Saturday, August 09, 2008
Vamps, Weres, Hype, and Choices
Well, dawn broke and you better be careful where you step... those shards are sharp. Stephanie Meyer's blockbuster smash Breaking Dawn is creating quite a buzz. And some critics are making, I think, pretty valid points about concerns of a subtle message of abuse. Others insist the book is ultra-conservative and anti-choice. And some are even accusing Meyer of racism.
Check out the blogosphere:
Dear Author Discussion
Alisa Valdes Rodriguez Discussion
You know, I think the accusations of racism are ridiculous. I am not troubled by the notion that a book for teen girls might be pro-pregnancy without being anti-choice or particularly pro-life. I AM a bit troubled by a few other aspects of the series that don't seem to be getting as much press.
I'm troubled that Edward is nearly 100 years old, and he's dating a 17 year old girl. So he looks 19 or so. He isn't. And he's condescending, controlling, melodramatic, and has some pretty solid stalker tendencies.
Ok... it's fiction... but still. This isn't really a love story. It's alleged to be a story about hope and love, but really it's a bit of an angsty celebration of dark and broken luuurve and how "nobody gets us" and we're special so we get to transcend and be creepily dark and brooding ever after but really we're all happy cuz it's luuurve.
It wasn't my cup of tea, though I did think the world building and story were finely crafted. I felt the characters were a tad silly and very unrealistic as teenagers, even nearly-100-year-old teenagers. I was relieved to find many teens I respect agreeing with me. PHEW!
But if you love luurve stories with creepy vampy stuff, and if you love luurve stories with a bit of humor and some weird twists, and if you love a good bit of world building, I can recommend an alternative.
Have you discovered PC and Kristin Cast?
OMG you SO need to. I picked up Meyer and yeah... The Twilight Saga has its merits, but it's not my thing. What the Casts-- a mother daughter writing team and how cool is THAT?-- accomplish (at least in my view) is the world Meyer couldn't sell. In their House of Night Series we get teenagers who sound and act like teenagers, even those with unusual and often spectacular powers. One of the things I immediately liked about the series was the respect paid to Cherokee traditions (my dad is Cherokee) without exploiting them.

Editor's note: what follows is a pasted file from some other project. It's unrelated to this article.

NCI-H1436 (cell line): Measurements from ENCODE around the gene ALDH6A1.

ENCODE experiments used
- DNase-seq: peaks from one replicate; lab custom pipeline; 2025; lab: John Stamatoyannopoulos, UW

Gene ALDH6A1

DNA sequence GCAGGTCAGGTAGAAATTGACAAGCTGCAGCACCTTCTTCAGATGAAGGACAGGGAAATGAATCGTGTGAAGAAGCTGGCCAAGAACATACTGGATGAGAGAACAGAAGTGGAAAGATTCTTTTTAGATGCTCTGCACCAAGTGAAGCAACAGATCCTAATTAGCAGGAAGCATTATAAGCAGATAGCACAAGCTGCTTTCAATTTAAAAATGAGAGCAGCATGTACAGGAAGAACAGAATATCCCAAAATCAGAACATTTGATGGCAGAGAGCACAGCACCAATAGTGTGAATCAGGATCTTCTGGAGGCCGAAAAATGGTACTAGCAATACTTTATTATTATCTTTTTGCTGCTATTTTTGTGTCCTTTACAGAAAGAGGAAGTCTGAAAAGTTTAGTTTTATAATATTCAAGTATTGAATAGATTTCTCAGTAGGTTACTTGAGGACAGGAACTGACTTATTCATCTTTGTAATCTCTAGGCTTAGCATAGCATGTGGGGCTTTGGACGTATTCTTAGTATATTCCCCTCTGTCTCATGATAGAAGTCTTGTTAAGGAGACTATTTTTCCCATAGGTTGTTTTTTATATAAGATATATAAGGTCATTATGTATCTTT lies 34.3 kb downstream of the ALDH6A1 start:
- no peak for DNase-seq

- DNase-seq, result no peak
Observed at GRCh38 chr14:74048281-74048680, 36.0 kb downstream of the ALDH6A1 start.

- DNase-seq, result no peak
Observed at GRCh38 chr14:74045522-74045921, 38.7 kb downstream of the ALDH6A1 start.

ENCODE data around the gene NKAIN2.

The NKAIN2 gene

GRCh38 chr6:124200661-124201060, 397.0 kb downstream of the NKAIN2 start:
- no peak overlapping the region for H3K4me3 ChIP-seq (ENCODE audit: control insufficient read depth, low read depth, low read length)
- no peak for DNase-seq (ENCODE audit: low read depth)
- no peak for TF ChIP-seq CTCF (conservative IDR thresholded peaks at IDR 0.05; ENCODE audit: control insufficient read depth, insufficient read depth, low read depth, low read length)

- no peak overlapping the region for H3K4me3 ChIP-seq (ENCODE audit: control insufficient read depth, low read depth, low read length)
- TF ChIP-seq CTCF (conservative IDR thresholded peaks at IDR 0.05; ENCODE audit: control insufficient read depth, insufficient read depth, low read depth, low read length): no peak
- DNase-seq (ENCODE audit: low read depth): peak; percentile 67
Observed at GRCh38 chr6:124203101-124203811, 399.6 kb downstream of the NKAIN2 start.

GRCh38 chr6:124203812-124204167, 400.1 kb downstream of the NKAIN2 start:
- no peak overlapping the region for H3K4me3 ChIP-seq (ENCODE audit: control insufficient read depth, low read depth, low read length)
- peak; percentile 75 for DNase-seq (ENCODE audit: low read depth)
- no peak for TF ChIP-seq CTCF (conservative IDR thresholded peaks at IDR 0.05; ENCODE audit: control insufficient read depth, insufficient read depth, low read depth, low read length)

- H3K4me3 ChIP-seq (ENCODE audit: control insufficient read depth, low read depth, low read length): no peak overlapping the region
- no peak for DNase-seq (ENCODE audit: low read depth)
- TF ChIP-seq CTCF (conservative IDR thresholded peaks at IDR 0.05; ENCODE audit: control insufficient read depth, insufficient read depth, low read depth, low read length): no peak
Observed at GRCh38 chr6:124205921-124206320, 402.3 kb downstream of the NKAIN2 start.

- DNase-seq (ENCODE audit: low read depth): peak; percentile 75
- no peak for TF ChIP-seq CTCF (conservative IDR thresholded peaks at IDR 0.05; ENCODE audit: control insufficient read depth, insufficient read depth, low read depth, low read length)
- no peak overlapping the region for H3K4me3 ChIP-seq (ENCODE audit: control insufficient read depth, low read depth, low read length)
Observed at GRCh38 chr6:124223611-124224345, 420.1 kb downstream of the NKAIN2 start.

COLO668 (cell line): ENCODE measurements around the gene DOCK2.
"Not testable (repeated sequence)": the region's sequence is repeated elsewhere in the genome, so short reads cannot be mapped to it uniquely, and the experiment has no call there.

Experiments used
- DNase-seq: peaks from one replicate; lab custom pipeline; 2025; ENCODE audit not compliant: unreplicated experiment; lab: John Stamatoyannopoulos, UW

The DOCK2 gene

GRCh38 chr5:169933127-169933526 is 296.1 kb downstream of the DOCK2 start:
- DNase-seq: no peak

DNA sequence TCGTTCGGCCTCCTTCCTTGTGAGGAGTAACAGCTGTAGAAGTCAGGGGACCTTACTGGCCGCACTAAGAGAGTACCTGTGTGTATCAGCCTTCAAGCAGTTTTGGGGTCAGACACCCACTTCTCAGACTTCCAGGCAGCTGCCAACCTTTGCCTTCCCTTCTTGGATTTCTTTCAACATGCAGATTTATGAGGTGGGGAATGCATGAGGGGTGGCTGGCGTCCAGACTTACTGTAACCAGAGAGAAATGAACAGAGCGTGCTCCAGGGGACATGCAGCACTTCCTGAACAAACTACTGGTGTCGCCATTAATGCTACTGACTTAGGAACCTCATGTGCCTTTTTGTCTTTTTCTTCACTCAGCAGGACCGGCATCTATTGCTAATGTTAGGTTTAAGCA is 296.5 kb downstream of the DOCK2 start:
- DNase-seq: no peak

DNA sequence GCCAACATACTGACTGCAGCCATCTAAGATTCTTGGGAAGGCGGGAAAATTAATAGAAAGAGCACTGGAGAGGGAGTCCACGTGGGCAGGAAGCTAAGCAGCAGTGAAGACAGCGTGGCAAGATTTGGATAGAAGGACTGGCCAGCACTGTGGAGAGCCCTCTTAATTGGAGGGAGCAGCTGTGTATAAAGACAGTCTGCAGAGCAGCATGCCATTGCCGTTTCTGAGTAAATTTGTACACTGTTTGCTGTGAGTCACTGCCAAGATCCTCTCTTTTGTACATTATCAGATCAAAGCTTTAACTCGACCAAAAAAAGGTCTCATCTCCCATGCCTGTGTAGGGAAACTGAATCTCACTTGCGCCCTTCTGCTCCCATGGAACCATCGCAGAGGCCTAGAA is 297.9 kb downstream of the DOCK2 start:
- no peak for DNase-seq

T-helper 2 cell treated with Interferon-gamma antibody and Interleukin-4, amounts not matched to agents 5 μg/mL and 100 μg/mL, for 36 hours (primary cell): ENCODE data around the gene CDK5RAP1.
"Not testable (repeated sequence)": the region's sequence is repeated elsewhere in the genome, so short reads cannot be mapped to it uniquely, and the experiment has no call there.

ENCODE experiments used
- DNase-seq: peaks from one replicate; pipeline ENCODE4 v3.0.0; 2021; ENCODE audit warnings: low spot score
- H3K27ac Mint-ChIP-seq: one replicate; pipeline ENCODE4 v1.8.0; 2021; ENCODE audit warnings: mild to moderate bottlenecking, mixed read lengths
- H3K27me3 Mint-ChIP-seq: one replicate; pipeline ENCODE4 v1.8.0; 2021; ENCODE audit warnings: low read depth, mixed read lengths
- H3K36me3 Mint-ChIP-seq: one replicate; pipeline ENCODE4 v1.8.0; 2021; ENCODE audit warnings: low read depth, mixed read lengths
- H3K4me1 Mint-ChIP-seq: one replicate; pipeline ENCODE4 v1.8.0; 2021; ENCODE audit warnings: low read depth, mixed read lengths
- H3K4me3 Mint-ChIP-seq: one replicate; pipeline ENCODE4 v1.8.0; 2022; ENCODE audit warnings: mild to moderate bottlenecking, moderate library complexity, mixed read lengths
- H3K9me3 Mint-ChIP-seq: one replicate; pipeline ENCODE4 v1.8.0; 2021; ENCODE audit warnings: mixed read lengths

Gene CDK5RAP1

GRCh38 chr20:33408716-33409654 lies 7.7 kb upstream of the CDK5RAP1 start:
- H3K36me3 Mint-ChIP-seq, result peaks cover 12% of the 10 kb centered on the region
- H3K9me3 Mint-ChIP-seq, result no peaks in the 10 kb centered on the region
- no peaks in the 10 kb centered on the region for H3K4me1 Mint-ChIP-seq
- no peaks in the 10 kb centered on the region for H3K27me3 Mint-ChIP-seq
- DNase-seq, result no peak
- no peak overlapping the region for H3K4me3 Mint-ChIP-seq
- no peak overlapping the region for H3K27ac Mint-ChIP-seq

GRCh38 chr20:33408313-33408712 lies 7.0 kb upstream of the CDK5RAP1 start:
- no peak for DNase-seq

The Casts have done something fascinating with their vampire finishing school setting. When teens plucked from the main stream are Chosen to fulfill their destiny, they don't get a guarantee. Zoey Redbird enters this world and finds herself facing greater challenges as she discovers greater gifts. But at its simplest, this series is really a metaphor for adolescence itself-- vampyres have to make it through The Change. It comes without warning; those who survive become full fledged vamps, those who don't die in agony. This is really the secret crux of young adult fear and angst: we all want to grow up, but we all want to stay young forever, too. The tension between longing for freedoms and powers awaiting us in adulthood and wishing to cling to the safety and freedom from responsibility that is youth makes for a heady pull of opposites. There is freedom in lack of responsibility, too. But the ultimate freedom comes in embracing the fear and owning yourself, whatever hard choices may come.
I loved the first three House of Night books, and can't wait for the next (due out in September) for this, among many, reasons. But even if they weren't brilliantly crafted, they're smart and funny. That's one combination I can never resist.
It's all about choice in the end. Meyer certainly has many loyal readers, and I own her books, too. But lest we get caught up in the hype and criticism, remember there are other choices. Making them is the ultimate exercise in personal empowerment, and what young (or old) adult can't get into that?